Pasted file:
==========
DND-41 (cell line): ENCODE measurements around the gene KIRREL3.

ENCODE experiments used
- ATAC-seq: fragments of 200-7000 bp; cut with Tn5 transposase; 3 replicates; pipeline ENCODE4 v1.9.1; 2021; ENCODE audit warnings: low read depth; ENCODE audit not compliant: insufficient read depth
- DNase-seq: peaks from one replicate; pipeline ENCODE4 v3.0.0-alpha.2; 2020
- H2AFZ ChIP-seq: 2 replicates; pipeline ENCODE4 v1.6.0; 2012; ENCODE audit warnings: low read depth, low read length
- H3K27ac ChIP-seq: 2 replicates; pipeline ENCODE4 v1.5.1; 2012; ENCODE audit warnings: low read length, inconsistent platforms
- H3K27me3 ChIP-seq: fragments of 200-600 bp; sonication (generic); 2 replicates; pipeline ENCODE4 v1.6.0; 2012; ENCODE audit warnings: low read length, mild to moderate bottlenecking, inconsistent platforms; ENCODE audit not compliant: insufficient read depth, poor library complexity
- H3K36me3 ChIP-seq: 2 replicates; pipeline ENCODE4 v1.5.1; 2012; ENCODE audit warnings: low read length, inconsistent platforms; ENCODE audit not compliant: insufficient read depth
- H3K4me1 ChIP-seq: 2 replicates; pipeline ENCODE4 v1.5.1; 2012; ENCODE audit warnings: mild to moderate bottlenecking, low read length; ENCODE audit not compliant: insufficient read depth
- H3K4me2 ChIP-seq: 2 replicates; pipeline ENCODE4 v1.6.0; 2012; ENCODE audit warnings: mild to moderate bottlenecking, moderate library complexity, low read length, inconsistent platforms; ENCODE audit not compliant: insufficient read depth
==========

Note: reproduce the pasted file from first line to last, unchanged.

DND-41 (cell line): ENCODE measurements around the gene KIRREL3.

ENCODE experiments used
- ATAC-seq: fragments of 200-7000 bp; cut with Tn5 transposase; 3 replicates; pipeline ENCODE4 v1.9.1; 2021; ENCODE audit warnings: low read depth; ENCODE audit not compliant: insufficient read depth
- DNase-seq: peaks from one replicate; pipeline ENCODE4 v3.0.0-alpha.2; 2020
- H2AFZ ChIP-seq: 2 replicates; pipeline ENCODE4 v1.6.0; 2012; ENCODE audit warnings: low read depth, low read length
- H3K27ac ChIP-seq: 2 replicates; pipeline ENCODE4 v1.5.1; 2012; ENCODE audit warnings: low read length, inconsistent platforms
- H3K27me3 ChIP-seq: fragments of 200-600 bp; sonication (generic); 2 replicates; pipeline ENCODE4 v1.6.0; 2012; ENCODE audit warnings: low read length, mild to moderate bottlenecking, inconsistent platforms; ENCODE audit not compliant: insufficient read depth, poor library complexity
- H3K36me3 ChIP-seq: 2 replicates; pipeline ENCODE4 v1.5.1; 2012; ENCODE audit warnings: low read length, inconsistent platforms; ENCODE audit not compliant: insufficient read depth
- H3K4me1 ChIP-seq: 2 replicates; pipeline ENCODE4 v1.5.1; 2012; ENCODE audit warnings: mild to moderate bottlenecking, low read length; ENCODE audit not compliant: insufficient read depth
- H3K4me2 ChIP-seq: 2 replicates; pipeline ENCODE4 v1.6.0; 2012; ENCODE audit warnings: mild to moderate bottlenecking, moderate library complexity, low read length, inconsistent platforms; ENCODE audit not compliant: insufficient read depth